Hulu’s new Hellraiser film came as something of a surprise. A few months back, David Gordon Green announced he was planning on tackling the franchise when he finished up with the Halloween reboot. But this Hellraiser has nothing to do with Green’s version. This version, directed by David Bruckner, has been shrouded in secrecy.
Hellraiser is not another entry into the franchise (which numbered up to ten before this one); nor is it precisely a remake of the 1987 original, written and directed by Clive Barker, based on his novella, The Hellbound Heart. It is a good place to start if you are unfamiliar with the franchise, but I suspect that fans of the original Hellraiser will be left wanting more from this film.
Riley (Odessa A’zion) is a recovering addict who is living with her brother, Matt (Brandon Flynn), his boyfriend Colin (Adam Faison), and roommate Nora (Aoife Hinds). She is dating a boy, Trevor (Drew Starkey) who is obviously not good for her. In addition to him casually goading her back into drinking and pilling, he convinces her to help him steal from a seemingly abandoned shipping container belonging to a wealthy – and presumably deceased – man.
Riley does, but all that she finds in the container is a puzzle box – what we all know is the Lament Configuration Box. She is transfixed by it and decides to hold onto it while they figure out where they can pawn it. While playing with it, the box changes shape, a knife pops out, it cuts someone, they die, and the box settles into its new form. Eventually, Riley has to do some research, and she discovers that the wealthy man who owned the shipping container was Roland Voight (Goran Visnjic), a bon vivant who was known for throwing kinky sex parties, which he would use to lure the unsuspecting into becoming victims of the puzzle box. The puzzle box calls forth creatures called the Cenobites from another dimension, one where pain and pleasure are the same thing, and they seek only sensation and experiences. Further research leads Riley to learn what each configuration of the box means, and Riley and her friends end up in Voight’s house with the Cenobites hot on their tail.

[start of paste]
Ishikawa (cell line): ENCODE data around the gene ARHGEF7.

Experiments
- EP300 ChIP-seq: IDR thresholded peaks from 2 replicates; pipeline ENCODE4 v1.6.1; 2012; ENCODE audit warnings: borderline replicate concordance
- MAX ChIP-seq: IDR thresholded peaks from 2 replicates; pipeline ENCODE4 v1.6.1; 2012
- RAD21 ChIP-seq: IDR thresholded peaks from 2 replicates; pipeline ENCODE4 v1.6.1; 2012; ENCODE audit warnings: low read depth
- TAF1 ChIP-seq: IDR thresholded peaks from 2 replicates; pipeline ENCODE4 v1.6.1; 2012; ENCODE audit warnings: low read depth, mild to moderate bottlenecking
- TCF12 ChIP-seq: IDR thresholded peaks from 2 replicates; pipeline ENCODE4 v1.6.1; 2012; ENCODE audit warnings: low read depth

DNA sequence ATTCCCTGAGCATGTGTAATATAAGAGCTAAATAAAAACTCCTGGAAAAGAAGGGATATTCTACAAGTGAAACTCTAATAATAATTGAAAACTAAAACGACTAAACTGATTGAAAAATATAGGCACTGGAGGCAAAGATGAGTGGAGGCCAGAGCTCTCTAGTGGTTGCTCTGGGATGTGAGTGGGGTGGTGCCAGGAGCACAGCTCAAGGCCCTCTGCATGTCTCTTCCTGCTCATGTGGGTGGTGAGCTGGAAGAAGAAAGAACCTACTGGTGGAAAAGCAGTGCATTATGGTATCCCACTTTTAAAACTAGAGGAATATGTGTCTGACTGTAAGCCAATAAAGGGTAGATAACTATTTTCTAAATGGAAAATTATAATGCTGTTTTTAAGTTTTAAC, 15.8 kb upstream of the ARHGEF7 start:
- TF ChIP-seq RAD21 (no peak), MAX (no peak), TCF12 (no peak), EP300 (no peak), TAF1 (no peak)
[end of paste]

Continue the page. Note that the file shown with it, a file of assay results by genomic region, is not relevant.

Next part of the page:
I gave up on the Hellraiser franchise after the third installment, and I don’t think I’ve seen any of the Hellraisers since the 1990s, but I seem to remember them being much deeper than just standard slasher flicks. Unfortunately, this Hellraiser wasn’t. And that’s okay – really! I love mindless killing as much as the next horror fan. But this was just… bland.
Hellraiser was the kind of movie I forgot about almost immediately after watching – which is really bad if you have to write about it. The characters were uninteresting. There was nothing special about them, nothing that stood out about them, either in a positive or negative way. They were just pretty standard tropes: a recovering addict, her bad-influence boyfriend, her good-influence brother, and his boyfriend.
I will say that the new Pinhead, played by Jamie Clayton, was quite good. Doug Bradley will always be my Pinhead, but Clayton was commanding in the role. Bruckner has said that he specifically wanted his Pinhead to be a woman, but I don’t really see why. There was nothing that this Pinhead did or said or wore that would specifically characterize her as a woman. Regardless of Pinhead’s gender, Clayton was a good choice, and she wasn’t overused, as I know Pinhead was in later installments of the franchise. None of the cenobites were overused, the way it should be. Their screen presence, while commanding, is best when limited.
There was also a bigger explanation of the Lament Configuration Box than I remember in the early Hellraiser movies. In this film, you get an explanation of each shape of the Box, and what the “grand prize” is. I rather enjoyed that bit of it.
My biggest problem with the newest Hellraiser film may seem like a small issue, but really, it’s not. It’s with the costuming. The Cenobites in this Hellraiser all looked like they were wearing full-bodied latex suits. They looked very high-quality, but they didn’t look menacing; they looked attractive, even fashionable. It looked like one piece that could be pulled on and off. I’m sure this was much easier for the actors and required fewer makeup people, but it made the Cenobites look less frightening. The Cenobites I remember wore black leather with strategic holes placed throughout, which revealed carefully crafted practical effects that made it look like their skin was actually being peeled back off their body and pinned to their chest. That felt intimidating. That felt real. These Cenobites looked like they were afternoon hobbyists; those Cenobites felt like hardcore BDSM enthusiasts.
Ultimately, the new Hellraiser isn’t entirely bad. It’s just bland. Forgettable. And in the world of horror films, isn’t that worse than being bad?